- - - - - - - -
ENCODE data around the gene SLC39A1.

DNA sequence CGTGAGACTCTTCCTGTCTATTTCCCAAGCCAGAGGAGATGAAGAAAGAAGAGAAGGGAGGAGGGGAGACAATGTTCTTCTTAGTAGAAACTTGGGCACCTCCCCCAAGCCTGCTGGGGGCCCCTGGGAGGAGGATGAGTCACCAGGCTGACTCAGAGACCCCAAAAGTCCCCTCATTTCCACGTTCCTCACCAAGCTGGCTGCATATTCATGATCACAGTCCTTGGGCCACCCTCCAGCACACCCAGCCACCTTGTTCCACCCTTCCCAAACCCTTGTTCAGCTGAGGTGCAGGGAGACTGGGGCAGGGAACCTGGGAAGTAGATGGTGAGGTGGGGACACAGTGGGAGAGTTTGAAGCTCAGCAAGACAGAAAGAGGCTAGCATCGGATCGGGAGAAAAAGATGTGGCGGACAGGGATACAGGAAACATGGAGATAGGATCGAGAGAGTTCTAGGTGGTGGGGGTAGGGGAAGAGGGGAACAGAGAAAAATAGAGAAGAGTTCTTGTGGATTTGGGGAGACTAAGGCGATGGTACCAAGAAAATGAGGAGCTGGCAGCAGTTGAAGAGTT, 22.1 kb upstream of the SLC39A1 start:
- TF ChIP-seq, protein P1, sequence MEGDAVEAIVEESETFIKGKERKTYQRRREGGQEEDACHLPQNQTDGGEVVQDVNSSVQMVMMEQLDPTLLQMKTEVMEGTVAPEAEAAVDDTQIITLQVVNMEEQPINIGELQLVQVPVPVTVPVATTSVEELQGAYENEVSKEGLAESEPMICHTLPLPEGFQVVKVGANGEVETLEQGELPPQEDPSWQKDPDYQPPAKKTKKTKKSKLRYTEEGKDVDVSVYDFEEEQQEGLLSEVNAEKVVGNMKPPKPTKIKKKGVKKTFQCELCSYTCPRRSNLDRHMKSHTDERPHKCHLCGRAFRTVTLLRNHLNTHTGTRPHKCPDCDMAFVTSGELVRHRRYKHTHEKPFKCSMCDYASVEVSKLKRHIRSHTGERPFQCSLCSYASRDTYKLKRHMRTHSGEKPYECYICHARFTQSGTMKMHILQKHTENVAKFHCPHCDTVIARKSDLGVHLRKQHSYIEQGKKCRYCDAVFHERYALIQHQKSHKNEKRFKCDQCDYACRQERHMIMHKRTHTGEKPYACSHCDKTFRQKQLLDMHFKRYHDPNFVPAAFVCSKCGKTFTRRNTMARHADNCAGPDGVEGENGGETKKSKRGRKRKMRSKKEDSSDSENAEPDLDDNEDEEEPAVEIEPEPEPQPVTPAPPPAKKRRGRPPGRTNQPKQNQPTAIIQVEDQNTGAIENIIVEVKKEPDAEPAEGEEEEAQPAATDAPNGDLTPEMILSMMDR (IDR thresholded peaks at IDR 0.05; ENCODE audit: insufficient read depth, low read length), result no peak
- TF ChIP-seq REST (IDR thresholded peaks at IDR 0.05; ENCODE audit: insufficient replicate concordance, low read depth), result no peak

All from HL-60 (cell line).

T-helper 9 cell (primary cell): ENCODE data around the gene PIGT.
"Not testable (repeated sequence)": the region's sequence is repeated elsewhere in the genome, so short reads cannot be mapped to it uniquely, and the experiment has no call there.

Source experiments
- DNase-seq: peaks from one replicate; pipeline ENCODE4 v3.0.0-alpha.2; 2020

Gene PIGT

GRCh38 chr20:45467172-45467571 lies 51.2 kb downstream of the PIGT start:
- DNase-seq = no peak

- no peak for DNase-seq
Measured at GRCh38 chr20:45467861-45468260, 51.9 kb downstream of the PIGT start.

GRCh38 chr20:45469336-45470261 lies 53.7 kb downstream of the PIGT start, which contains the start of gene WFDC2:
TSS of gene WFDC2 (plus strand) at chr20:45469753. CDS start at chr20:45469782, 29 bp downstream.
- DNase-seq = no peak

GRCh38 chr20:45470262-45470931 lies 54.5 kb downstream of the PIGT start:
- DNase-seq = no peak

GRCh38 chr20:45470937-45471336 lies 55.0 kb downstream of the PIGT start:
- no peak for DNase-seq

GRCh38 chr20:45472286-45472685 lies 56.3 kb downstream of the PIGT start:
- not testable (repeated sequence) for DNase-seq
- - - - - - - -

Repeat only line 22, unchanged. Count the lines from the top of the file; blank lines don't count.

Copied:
GRCh38 chr20:45472286-45472685 lies 56.3 kb downstream of the PIGT start: